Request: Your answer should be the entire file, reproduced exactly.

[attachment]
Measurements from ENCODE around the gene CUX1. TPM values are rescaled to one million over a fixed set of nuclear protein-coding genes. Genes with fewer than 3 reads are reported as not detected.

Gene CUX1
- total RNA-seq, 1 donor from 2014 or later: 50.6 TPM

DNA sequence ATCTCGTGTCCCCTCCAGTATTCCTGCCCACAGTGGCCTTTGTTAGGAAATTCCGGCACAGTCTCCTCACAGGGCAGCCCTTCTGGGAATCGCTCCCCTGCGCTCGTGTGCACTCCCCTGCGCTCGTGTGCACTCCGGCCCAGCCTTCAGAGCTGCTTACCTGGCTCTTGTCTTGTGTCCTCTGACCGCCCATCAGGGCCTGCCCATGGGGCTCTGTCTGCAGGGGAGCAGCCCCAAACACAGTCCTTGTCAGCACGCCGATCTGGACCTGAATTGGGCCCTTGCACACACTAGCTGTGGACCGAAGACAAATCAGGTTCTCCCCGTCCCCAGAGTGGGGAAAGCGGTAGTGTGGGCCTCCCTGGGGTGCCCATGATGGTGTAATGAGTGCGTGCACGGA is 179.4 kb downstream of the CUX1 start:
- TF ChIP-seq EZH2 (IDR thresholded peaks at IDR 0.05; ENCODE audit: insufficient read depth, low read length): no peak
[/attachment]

Measurements from ENCODE around the gene CUX1. TPM values are rescaled to one million over a fixed set of nuclear protein-coding genes. Genes with fewer than 3 reads are reported as not detected.

Gene CUX1
- total RNA-seq, 1 donor from 2014 or later: 50.6 TPM

DNA sequence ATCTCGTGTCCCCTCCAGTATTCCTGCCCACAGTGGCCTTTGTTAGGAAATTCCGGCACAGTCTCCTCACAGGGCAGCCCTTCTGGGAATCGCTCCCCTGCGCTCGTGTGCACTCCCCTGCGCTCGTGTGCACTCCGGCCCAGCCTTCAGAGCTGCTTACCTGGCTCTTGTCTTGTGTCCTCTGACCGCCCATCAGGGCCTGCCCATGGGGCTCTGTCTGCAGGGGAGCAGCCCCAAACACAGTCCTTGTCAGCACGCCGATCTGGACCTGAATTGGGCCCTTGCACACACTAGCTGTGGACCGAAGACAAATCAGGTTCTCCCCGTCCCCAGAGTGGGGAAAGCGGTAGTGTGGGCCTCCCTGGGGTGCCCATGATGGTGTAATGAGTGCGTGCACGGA is 179.4 kb downstream of the CUX1 start:
- TF ChIP-seq EZH2 (IDR thresholded peaks at IDR 0.05; ENCODE audit: insufficient read depth, low read length): no peak